Make The World A Better Place For Christmas And Beyond



“He came down to earth from heaven, who is Lord and God of all” – Cecil Frances Alexander (in her hymn, “Once in Royal David’s City”)

It’s Christmas once again. In our culture this means excitement, decorations, cards, gifts, food, gatherings, Junkanoo, et cetera. All of these things are good and have their place.

But some of us do not feel the joy and happiness that we are “supposed” to feel because of pain and disappointment in our own lives. Despite all that is wonderful, we are concerned about the way things are going in our two countries, the Bahamas and the Turks and Caicos Islands. We feel the pinch of tough economic times. We see disrespect and a lack of love in many persons’ behaviour. We yearn for opportunity for ourselves and for our children. We are unfulfilled in our relationships. We have less hope for the future than we would like to have, etc...etc...

For many it is tempting to give up, but let’s not do that. Instead, let us fight back. No one can change the world or a country, but each of us can work on ourselves, and then seek to make a difference “in our small corner” with our time and resources. We must believe in ourselves, believe in what we can do ... and then try to do what we can do.

This brings us to the point of Christmas. God did what God could do: moved by love (“God so loved the world ...” John 3:16) God sent His Son, Jesus, into the world to make a difference. His Son became fully human, to identify fully with us and our human condition, and to bring us into a closer relationship with the Father.

There is no question about the fact that Jesus coming into the world changed it for the better. Dr. James Allen said in his well-known poem, “One Solitary Life”, that no one person has had anywhere near the impact on the world that Jesus has had. Whether you are a Christian or embrace another religion, or whether you are atheist or agnostic, you have to agree with that. The breakdown comes in human failure to live up to what Christ is all about, and there have been times when the Church has fallen short because individual Christians fell short. This does not change the goodness of God, nor the high purposes of Jesus, nor the good which has been done, nor the love of the Father in sending the Son.

We know what God did and that is what Christmas Day and the Christmas season are all about.

The real question remains: What have we done, what are we doing and what are we going to do to touch the people right around us, and to make the world a better place?

Whatever your beliefs, or whatever you do not believe – which I respect – I challenge you to look at intention and action: God intended to and did send His son to impact the world. How are we going to love in return? Are we going to live this love ourselves in order to make this world a better place? Though not perfect let us try to do this, and keep on trying to do better than we did before.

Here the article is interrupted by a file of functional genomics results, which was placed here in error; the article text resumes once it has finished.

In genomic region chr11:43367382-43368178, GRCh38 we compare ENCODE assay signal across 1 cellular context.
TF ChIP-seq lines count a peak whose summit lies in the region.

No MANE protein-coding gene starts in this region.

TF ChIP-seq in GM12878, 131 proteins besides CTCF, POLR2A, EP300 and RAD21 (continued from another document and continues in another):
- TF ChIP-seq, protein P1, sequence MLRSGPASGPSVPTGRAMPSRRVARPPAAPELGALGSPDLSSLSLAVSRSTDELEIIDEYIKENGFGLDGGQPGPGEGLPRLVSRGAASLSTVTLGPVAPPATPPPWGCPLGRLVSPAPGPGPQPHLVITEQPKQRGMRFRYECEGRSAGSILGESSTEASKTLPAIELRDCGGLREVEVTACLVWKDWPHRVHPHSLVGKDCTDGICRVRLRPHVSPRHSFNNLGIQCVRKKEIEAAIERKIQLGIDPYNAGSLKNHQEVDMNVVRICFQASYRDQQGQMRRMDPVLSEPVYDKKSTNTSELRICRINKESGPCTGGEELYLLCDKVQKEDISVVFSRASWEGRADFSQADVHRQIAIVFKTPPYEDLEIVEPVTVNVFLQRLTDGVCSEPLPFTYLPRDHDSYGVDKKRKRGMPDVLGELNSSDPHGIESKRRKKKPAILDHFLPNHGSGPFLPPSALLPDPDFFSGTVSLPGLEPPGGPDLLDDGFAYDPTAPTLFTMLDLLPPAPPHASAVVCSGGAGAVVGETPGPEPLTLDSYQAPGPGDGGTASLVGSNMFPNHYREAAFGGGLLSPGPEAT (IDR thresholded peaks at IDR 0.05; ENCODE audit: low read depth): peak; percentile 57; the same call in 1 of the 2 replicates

This is really what Jesus came for: to call the whole of humanity into a better consciousness of who we are as persons, and to call us all into a deeper relationship with the Divine.

Christians sometimes see Jesus message and challenge as only for us and for those who embrace Christianity. How narrow! How shallow! God’s message through Jesus is so big that it spills over into the rest of the whole world, into all religions, and to the people we least expect - and to the people that we dislike, disdain or are most uncomfortable with.

When we embrace Christmas – whether we are Christians or not – we embrace the loving intention of the Heavenly Father in sending His Son to make a colossal impact. We are invited to respond to God by living this love ourselves, i.e., by changing our outlook and by seeking to make the difference that we can make. Sy Miller and Jill Jackson-Miller wrote a wonderful hymn that says, “Let there be peace on earth and let it begin with me!”

Let’s not blame others! Let’s start with ourselves and do what we can do!

The Most Rev Michael Curry, Presiding Bishop of the Episcopal Church of the US, in his book “The Power of Love”, released this year, wrote the following:

“I hope you recognise love as the most powerful force for personal change and for changing the world around us. Yes, we live in scary times. Yes, people are hurting. Yes, people are hurting one another. But anger is not he key; revenge is not the answer. The way of love – the love and power of God – is the key to our hope and our future.

The message of God is very simple. “Love one another. Take care of one another. Take care of creation. And while you’re at it, love me – love God.” Do that and you will find your way. That is the core of the gospel. That is the only sermon that matters.”

How appropriate! How timeless! What a borderless challenge! Merry Christmas!

The Anglican Diocese wishes you and your families a loving, life-changing Christmas, and a New Year where we each commit to loving and living for Jesus.


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